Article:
Garden to Vase, Baptisia Australis

Baptisia Australis, better known as Wild Indigo.
This pic was taken before the morning sun hits this spot in the garden.

One summer day early in my gardening career, my husband came out to check on me. Noting that I have a lot of flowers he asked,

"why don't you bring them in the house?"

Thus began my weekly ritual of making an arrangement using only what grows in my garden. It usually rests on the console in the foyer.

Baptisia, more commonly known as False Indigo, was last week's floral.

"Mom, I mean this in the best way possible, it's too perfect." 

This tradition predates my first digital camera so there are no pics prior to 2010. Photographing the garden and the arrangements morphed from a small role in the ritual to borderline obsession.

As obsessions go, it is mostly benign.

Baptisia is one of the few perennials that look great in the vase and all season long in the garden. The foliage is interesting and holds its color up till frost.

Given a sunny spot, a mature specimen can reach over 3' with a 4' spread (I like big plants). Deer ignore it (major plus in our area). Bees enjoy the open blossoms which resemble Sweet Peas. Established plants do not require a lot of water. Thrives in many zones.

All in all, a great architectural addition for any garden.

Dogwood in the background, roses in the foreground.

The down side is dividing. A three year old can easily achieve a 4' wingspan. The tough fibrous roots grip the earth and spread out towards the drip line, some burrowing down a foot.

Q: what is the volume of a 4' cylinder with a 1 foot depth?

A: enough for a backhoe.

The mother plant has been divided several times. 
She is now too big to dig up.

It is tempting to dig a smaller hole, break the roots and get on with it. Your Baptisia will wilt pitifully and look ill for weeks, maybe all summer. Or worst case, all hope lost, Baptisia refuses drink and dies. This tragic scenario sends the wrong message. Roses are particularly susceptible to anxiety disorders and will fret till first frost convinced they are next.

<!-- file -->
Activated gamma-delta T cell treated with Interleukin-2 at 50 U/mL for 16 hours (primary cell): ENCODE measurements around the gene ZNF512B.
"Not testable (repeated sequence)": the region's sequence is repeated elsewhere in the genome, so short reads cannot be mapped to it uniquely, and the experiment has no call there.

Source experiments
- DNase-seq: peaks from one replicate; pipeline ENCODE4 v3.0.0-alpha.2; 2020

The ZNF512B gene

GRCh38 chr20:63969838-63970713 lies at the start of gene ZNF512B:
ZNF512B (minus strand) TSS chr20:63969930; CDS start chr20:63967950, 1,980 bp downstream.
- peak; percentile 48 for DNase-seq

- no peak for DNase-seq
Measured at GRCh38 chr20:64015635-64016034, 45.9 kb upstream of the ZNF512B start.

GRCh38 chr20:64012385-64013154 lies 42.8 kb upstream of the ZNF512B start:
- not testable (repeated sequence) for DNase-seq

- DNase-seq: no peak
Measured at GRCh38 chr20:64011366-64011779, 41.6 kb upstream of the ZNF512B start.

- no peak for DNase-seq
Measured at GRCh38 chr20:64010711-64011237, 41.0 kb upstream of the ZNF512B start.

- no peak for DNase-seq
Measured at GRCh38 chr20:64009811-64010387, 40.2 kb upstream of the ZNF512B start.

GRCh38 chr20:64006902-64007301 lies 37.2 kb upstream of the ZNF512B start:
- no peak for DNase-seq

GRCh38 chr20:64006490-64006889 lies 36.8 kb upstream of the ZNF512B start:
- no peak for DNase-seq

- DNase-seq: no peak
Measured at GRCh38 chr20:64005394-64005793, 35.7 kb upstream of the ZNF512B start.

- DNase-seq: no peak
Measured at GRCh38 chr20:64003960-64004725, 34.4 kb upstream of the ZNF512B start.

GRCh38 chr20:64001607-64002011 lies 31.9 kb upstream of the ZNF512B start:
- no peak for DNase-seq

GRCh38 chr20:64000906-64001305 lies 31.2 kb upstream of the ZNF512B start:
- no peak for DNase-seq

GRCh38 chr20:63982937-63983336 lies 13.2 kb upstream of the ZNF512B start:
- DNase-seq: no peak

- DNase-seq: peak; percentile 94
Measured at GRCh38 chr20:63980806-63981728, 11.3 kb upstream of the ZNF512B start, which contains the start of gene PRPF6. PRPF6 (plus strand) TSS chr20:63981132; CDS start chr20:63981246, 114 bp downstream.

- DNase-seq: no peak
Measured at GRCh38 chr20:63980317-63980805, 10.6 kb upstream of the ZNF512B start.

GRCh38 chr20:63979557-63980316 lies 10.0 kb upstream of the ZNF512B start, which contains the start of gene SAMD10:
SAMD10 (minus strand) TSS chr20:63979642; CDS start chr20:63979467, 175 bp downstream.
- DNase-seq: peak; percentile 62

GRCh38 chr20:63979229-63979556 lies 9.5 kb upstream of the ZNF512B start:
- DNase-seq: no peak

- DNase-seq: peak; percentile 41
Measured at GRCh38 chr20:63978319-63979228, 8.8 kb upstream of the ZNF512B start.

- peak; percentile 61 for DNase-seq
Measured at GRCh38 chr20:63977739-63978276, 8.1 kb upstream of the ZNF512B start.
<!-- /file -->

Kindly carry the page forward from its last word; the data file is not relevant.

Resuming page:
I learned to shade my transplanted and well watered Baptisia with an umbrella for several days. Yes, it looks insane to have umbrellas propped over plants in the garden. Your neighbors will think you are a bit odd. Mine are used to such goings on, they no longer ask about my gardening practices.

Two more intrepid kids orbit further out on the garden's edge.

Barbara, the delightful gardener and author of Silver in the Barn has yellow Baptisia in her garden. I wonder if there is a white variety? I wonder if the yellows and whites are stilled called False Indigo?

Do you have this lovely plant in your garden?

I've collected some of the better foyer arrangements on my imaginataively named pinterest board, The Foyer Project. Here's a sample. I had forgotten what my foyer looked like 5 years ago.

A small blue oil painting hangs above the console.

A year later I swapped the blue oil for a botanical print from my daughter.

Another year later the botanical is swapped for a mirror. I added a lamp (the shade is just visible in the upper left). 
The lamp has a 9.5 watt LED bulb which sheds surprisingly pleasant light, not harsh in the least.
The ceiling fixture has eight 20 watt bulbs, 160 watts total. 
The lamp uses 94% LESS electricity than the ceiling fixture for the same amount of light.

Late Summer 2013 I swapped the Chippendale chair for a Regency. I love the Regency chair.

Dogwood, daisies, pink roses. Dogwood is the hardest flower to arrange.



Hope you enjoy my pinterest board, The Foyer Project.

Thanks for indulging me,
Linda Pakravan


  1. Hi Linda - Welcome back!! I've missed you. Your baptisias are so lush and beautiful. All of mine need dividing....they are huge! I have one in white and many in blue-purple. My phlox are blooming now - they make great cut flowers, too. Cheers

    1. It's good to be back! So there is a white baptisia! I'd love to see more pics of your garden. Here's to a happy summer!

  2. Love your floral arrangements! I bought several baptisias (in small 3 inch pots) two years ago. They are now huge!!!! It is an early bloomer in my Southern garden. My blooms are long gone, but I am still enjoying the silvery-green foliage. You have inspired me to bring the blooms in my house next year!

    1. Wow! Just two years and they are huge!?! Takes a lot longer up here. You must be a master gardener. Glad you stopped by!

  3. Beautiful plant, but here in California we'd have to use salvias for a similar effect. Drought, drought, drought.

  4. Anonymous29.6.15

    I returned from my trip to find my yellow baptisia is now the size of VW Beetle. Something must be done immediately. But the tap root, Linda, the durn tap root. I'm sure it is halfway to Japan by now. What's a girl to do?

    1. Welcome back! I hope we'll be reading about your adventures soon!

  5. Beautiful! You have given me a new idea: I need baptisia ASAP!!!!!

    1. Glad I could spark an idea! Baptisia is a great plant!


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